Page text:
In the pantheon of British cycling greats, Chris Froome’s latest and arguably greatest achievement leaves little doubt over his place. Not only has Froome become the first Briton to win both the Vuelta a Espana and Tour de France in the same year, he is also just the third man in history to do so. It’s been 39 years since Frenchman Bernard Hinault last won both Grand Tour events in a calendar year, with Jacques Anquetil in 1963 the only other racer to achieve the feat.
Northern Trust will not cut jobs in London after today revealing plans to set up its new EU base in Luxembourg. The Chicago-headquartered provider of banking and asset management services employs 1,500 people in the capital. Many insurers, asset managers and banks have already revealed the location of new EU headquarters in preparation for Britain's exit from the EU. Having a base within the union will provide them with passporting rights across all EU countries.
London was one of only three regions of the UK to run a fiscal surplus last year, with the capital subsidising most of the rest of the UK to the tune of more than £3,000 per person, according to statistics released for the first time by the government. The capital contributed £26.6bn more in revenue than the government spent on the region in the financial year ending in March, the Office for National Statistics (ONS) said.
Muck Rack makes it simple to find people, tweets, or articles that mention any name, keyword, company, hashtag etc. We've compiled this guide to help you make the most of your search.
Selecting a term
Start searching tweets, articles from media outlets, articles mentioned in tweets, journalists'
names, titles and bios with some suggested searches:
Companies or Topics (e.g. iPhone, Microsoft)
Phrases (e.g. "cloud computing") — use quotes to keep the terms together
Twitter handles (e.g. @username) — returns those who have mentioned or replied to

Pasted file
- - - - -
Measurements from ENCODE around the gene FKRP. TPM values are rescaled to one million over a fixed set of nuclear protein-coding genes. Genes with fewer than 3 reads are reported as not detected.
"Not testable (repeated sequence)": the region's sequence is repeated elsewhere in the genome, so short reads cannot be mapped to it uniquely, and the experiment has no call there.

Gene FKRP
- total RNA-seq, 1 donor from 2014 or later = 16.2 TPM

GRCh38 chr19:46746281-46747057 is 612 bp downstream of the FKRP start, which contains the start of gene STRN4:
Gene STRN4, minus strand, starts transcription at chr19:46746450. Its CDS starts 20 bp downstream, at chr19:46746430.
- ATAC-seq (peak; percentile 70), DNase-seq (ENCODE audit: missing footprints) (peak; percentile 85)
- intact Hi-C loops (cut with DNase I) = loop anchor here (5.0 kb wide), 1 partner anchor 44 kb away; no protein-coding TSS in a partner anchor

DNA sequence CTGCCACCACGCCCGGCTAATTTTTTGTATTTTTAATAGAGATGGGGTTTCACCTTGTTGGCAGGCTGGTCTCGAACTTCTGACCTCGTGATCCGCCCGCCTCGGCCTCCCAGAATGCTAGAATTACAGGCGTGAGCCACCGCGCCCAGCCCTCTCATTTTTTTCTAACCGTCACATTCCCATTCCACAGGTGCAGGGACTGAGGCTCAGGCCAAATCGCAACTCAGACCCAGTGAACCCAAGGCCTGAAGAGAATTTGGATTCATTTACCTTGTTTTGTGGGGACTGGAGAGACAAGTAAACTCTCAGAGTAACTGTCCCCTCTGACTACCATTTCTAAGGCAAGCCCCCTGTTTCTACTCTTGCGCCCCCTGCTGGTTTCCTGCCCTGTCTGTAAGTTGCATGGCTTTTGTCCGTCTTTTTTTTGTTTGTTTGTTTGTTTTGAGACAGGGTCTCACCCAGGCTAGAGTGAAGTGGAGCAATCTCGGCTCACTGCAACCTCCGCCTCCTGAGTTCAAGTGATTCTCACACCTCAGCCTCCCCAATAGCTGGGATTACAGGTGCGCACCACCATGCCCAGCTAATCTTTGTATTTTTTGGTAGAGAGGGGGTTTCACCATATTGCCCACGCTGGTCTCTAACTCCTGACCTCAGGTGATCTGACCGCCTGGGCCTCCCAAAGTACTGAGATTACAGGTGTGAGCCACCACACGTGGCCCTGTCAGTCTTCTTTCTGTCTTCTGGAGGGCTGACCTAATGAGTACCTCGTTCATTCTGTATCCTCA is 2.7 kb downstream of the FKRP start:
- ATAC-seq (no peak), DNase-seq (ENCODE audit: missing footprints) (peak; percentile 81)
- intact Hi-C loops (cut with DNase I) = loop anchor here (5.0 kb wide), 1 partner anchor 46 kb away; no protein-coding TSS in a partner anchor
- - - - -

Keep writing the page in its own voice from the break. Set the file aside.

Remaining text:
Names (e.g. "David Pogue")
Hashtags (e.g. #sxsw, #london2012)
Bio details (e.g. vegan, Olympics, father)
Muck Rack's Advanced Search allows for many boolean operators.
Find results that mention multiple specified terms, use AND or
+. For example, ensure each result contains both Elon Musk and Mark Zuckerberg by
searching Obama AND Romney or Obama + Romney.
Use the operators OR or , to broaden your search when you'd like either of
multiple terms to appear in results. (This is the default behavior of our search when no operators
are used.) For example, search for democrat OR republican to find results that refer to
Democrats and/or Republicans.
Use NOT or - to subtract results from your search. For
example, searching Disney will yield results about the Walt Disney Company as well as Walt Disney
World Resort. To exclude mentions of Disney World, search for Disney -World or Disney
When using one of these operators with a phrase, enclose it in quotation marks. For example, you can
find results about smartphones excluding Apple's iPhone 4S by searching smartphone -"iPhone
Exact case matching or punctuation
If you're searching for a brand name or keyword that relies on specific punctuation marks or capitalization, you can
find results that match your exact query by adding matchcase: before the keyword you're searching for, like matchcase:E*TRADE .
Use parentheses to separate multiple
boolean phrases. For example, to find journalists talking about having fun in Disney World or
Disneyland, search for ("disney world" OR disneyland) AND fun.
An asterisk can be used to search for any variation of a root word truncated by the asterisk. For example, searching for admin* will return results for administrator, administration, administer, administered, etc.
A near operator is an AND operator where you can control the distance between the words. You can vary the distance the near operation uses by adding a forward slash and number (between 0-99) such as strawberries NEAR/10 "whipped cream", which means the strawberries must exist within 10 words of "whipped cream".